Yes. So we went from, just to give you an idea of exact numbers, it went from 219 barrels a day, September, and so far, in October, we’re doing 232 barrels a day.

Jonathon Fite – KMF Investments

Okay. And can you just help me understand a little bit of the puts and takes as RU-3 comes online from a cash flow perspective and the way that gets reported? You guys just look to kind of offset your own gas needs.

Did that just kind of play out of the negative cost, or how does that flow in the revenues, and cash flow? Can you just talk a little bit of the cash flow impact? And then as a follow on to that, can you comment about discussions with Apollo regarding any cash flow covenants, and waivers and kind of a pact toward the spring and toward the summer without any noise along that side?

David Voyticky

Yes, we don’t expect any significant issues as with the street, with Apollo, we projected this well, and the 250 barrels to 270 barrels range. So we’re happy with where it came in at.

With respect to the cash flow covenants, our first covenant test is going to be at the end of January. And we feel very comfortable with those levels.

And given our access to the capital. We feel like we have a number of – we have possible routes, but we certainly value them as a partner. They’ve been an excellent partner and providing us assistance in multiple ways.

With respect to cash flow changes because of the RU-7, RU-3 gas, one of the things that made us change our mind and change our plan was the providers in the inlet didn’t have any more gas to sell us.

And we became concerned because first, the price went from 720 nm up into the low teens. And then we got indications from the providers that they couldn’t provide gas beyond a certain point and we were fortunate enough to secure a contract.

But we understand that the shortage is certainly there and it was prudent for us to try to bring this gas well online. If we’re not successful we may have changed our plans and try to bring RU-4 on as gas and then just bring this one back as oil which was our original plan.

In terms of the impact on cash flow generation, it will simply be that we won’t have that expense, that million or so a day that we’ve been buying. And if we produce at the level we – we’ll hope this will come back online that we’ll either choose to sell in the spot market over the winter which – with at various prices or enter into a long-term contract.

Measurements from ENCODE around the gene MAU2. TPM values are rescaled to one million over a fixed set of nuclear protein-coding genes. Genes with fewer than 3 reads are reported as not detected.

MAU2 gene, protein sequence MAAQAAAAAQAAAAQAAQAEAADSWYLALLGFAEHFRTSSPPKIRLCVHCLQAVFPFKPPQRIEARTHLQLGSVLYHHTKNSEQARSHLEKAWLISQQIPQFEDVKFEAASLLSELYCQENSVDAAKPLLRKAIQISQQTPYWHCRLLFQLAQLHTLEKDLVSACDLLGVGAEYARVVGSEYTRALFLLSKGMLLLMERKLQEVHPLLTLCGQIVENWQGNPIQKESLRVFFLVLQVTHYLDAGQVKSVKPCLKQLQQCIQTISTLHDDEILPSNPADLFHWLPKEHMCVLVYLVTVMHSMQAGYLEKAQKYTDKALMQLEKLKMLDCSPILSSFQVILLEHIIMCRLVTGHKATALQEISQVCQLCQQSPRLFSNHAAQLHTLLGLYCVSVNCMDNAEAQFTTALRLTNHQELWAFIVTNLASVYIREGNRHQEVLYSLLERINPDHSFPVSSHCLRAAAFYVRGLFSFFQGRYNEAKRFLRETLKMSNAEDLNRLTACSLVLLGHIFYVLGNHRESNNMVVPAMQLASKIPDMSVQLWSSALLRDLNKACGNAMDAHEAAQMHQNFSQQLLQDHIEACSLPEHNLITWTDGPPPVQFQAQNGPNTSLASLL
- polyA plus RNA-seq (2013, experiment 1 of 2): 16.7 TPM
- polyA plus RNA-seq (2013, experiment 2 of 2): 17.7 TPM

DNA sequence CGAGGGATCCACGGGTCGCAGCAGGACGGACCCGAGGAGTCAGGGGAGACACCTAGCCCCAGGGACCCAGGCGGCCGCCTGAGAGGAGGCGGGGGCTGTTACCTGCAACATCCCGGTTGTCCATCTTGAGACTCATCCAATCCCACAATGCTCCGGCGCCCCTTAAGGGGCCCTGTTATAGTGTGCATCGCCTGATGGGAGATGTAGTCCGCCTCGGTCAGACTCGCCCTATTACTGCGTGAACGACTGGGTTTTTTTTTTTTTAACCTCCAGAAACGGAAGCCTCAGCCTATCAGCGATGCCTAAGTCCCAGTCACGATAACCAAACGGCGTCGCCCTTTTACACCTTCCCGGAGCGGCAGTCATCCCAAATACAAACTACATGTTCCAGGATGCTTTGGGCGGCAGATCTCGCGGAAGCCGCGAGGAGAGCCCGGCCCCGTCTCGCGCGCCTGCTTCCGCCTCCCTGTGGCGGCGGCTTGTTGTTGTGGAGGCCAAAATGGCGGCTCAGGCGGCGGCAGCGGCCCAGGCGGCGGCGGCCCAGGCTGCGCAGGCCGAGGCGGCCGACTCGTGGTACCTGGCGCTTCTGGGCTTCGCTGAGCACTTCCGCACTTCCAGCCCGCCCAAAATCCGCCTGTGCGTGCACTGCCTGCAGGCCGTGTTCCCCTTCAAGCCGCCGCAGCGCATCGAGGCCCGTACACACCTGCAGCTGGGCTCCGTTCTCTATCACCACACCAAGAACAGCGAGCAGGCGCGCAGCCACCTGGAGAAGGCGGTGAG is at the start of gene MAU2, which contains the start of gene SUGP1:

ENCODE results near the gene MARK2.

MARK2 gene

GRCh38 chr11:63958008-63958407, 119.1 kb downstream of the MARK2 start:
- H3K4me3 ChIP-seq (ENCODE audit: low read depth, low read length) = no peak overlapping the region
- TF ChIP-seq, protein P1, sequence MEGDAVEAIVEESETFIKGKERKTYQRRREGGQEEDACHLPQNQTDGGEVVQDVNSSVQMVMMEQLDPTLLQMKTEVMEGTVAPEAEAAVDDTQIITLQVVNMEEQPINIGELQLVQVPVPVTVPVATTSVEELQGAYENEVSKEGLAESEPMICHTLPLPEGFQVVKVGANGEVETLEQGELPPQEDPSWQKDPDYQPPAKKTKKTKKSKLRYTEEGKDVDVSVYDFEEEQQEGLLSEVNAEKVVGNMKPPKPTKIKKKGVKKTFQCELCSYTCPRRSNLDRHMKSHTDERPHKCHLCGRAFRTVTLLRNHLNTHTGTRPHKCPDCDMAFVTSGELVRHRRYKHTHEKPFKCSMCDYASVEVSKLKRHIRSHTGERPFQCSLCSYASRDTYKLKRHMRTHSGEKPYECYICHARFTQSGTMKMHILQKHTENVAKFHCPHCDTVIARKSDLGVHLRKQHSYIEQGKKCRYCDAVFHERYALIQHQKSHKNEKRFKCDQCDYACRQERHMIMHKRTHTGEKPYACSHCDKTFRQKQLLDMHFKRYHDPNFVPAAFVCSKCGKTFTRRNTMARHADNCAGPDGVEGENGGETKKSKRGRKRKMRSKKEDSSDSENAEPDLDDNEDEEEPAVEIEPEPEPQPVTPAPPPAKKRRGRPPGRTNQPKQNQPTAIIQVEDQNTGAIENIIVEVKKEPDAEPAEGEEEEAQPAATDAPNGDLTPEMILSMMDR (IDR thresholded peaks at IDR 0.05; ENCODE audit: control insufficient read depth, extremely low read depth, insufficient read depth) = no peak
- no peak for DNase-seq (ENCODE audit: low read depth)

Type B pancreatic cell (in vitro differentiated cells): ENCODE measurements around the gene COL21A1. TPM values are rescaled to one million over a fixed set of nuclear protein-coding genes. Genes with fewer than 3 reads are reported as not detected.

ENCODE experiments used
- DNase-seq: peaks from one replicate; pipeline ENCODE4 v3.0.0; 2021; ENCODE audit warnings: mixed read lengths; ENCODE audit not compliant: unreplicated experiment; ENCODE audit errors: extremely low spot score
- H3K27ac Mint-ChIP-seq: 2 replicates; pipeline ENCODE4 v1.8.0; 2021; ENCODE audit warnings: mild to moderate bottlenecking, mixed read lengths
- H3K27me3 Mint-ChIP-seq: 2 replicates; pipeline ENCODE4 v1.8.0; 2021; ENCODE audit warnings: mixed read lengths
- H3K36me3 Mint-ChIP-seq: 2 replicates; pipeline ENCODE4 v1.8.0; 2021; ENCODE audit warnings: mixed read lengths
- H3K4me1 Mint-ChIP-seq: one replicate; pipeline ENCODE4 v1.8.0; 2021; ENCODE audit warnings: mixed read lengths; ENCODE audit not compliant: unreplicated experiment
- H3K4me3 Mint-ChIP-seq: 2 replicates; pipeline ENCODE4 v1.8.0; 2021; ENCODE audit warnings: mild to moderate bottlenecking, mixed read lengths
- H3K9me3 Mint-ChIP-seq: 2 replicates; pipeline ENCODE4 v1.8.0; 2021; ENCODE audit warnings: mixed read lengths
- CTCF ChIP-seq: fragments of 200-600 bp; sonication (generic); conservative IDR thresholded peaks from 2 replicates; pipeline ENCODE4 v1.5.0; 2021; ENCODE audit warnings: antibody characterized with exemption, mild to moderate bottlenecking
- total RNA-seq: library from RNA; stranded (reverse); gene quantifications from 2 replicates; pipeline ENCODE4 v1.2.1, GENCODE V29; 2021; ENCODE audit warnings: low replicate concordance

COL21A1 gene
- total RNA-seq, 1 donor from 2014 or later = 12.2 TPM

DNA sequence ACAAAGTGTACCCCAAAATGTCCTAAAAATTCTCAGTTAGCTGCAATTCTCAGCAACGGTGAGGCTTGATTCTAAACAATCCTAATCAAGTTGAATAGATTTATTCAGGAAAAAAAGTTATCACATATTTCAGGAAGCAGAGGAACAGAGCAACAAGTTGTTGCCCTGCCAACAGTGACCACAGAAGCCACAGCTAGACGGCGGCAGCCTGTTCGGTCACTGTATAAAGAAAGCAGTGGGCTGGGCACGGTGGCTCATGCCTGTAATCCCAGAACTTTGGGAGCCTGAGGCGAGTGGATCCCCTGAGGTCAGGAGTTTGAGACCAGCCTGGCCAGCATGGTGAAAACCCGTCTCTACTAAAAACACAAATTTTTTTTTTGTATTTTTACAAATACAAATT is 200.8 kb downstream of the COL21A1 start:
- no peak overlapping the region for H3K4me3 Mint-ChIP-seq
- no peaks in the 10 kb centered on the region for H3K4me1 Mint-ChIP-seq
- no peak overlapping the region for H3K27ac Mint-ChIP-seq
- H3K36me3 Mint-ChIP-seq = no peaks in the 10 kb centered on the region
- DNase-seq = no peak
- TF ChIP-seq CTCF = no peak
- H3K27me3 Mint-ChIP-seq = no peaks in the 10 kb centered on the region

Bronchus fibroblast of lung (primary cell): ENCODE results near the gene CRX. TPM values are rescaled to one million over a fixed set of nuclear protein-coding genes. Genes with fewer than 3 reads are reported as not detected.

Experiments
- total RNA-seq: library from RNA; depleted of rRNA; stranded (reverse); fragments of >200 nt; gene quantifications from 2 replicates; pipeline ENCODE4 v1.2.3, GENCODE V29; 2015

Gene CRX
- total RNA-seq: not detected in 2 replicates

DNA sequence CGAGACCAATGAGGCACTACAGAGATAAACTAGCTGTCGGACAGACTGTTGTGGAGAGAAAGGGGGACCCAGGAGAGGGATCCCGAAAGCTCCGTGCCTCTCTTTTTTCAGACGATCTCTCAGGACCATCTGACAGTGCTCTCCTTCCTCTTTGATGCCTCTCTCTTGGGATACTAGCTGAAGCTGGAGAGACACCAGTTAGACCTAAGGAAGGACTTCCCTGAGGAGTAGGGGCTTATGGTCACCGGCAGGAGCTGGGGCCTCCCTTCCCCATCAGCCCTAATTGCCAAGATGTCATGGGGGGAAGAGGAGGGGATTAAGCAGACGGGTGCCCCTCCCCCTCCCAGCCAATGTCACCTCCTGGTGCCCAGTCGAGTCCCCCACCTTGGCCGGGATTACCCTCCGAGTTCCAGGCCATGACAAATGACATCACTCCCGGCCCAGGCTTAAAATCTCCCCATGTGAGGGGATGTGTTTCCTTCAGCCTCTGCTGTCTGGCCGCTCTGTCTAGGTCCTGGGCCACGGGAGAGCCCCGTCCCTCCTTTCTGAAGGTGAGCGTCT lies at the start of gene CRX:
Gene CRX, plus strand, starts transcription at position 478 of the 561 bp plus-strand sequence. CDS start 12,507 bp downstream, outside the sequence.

And so our model has been very conservative. I think our reserve report and model is out selling gas in the $6 an Mcf and we certainly think we’ll be able to get that.

Jonathon Fite – KMF Investments

Great. And then last question and I’ll head back in the queue, given the progress compared to kind of the – kind of the respect I would say I guess in the marketplace looking at just multiple bucks a share. When you’ve got kind of proven value of $8 to $9 a share, you’ve got midstream assets maybe worth another $3 to $4 bucks a share plus – and kind of the output stuff that you guys are drilling on and that you’re not even really getting enough credit for.

The bias as 30% plus owner simply do you prod along and continue to prove this out and let that speak for itself or, I mean, given the implication of higher capital, gain tax rates in 2013, the kind of massive cash flow that a lot of your neighbors currently are sitting on, is there an interest to you to at least have more dedicated talk between now and the year – at the end of the year on strategic alternatives?

David Voyticky

Yes. And I’ll answer your question pretty broadly; we looked at various ways to maximize shareholder value on a daily basis. We look at our cost of capital and we look at asset divestitures. We look at joint ventures. And quite frankly we look at the opportunity to sell the entire business.

And I think the point that you mentioned at the beginning is the point that we’ve been focused on the most which is we see some low risk activities in bringing these previously producing wells back online and getting credit for them.

And we also see the opportunity to bring them online at higher than previously producing rates. And when we do that, not only to take assets that were considered pods and perhaps more risky than we would have meant to PDPs, but to bring them on higher rates and get a – and get a double bang for our buck.

And that’s one of the reasons why we’re taking this strategy of moving forward in these assets in the development plan that we have.

We think we don’t look at these as our – at our pods as pods, we look at it on as PDNPs. The SEC rules classify them as pods because they – there hasn’t been any production out of them for a certain period of time. But we know there’s oil and the wells are produced. They’ve had definable casing failures or pump failures and we’re addressing those as we go. So we still feel very confident about that.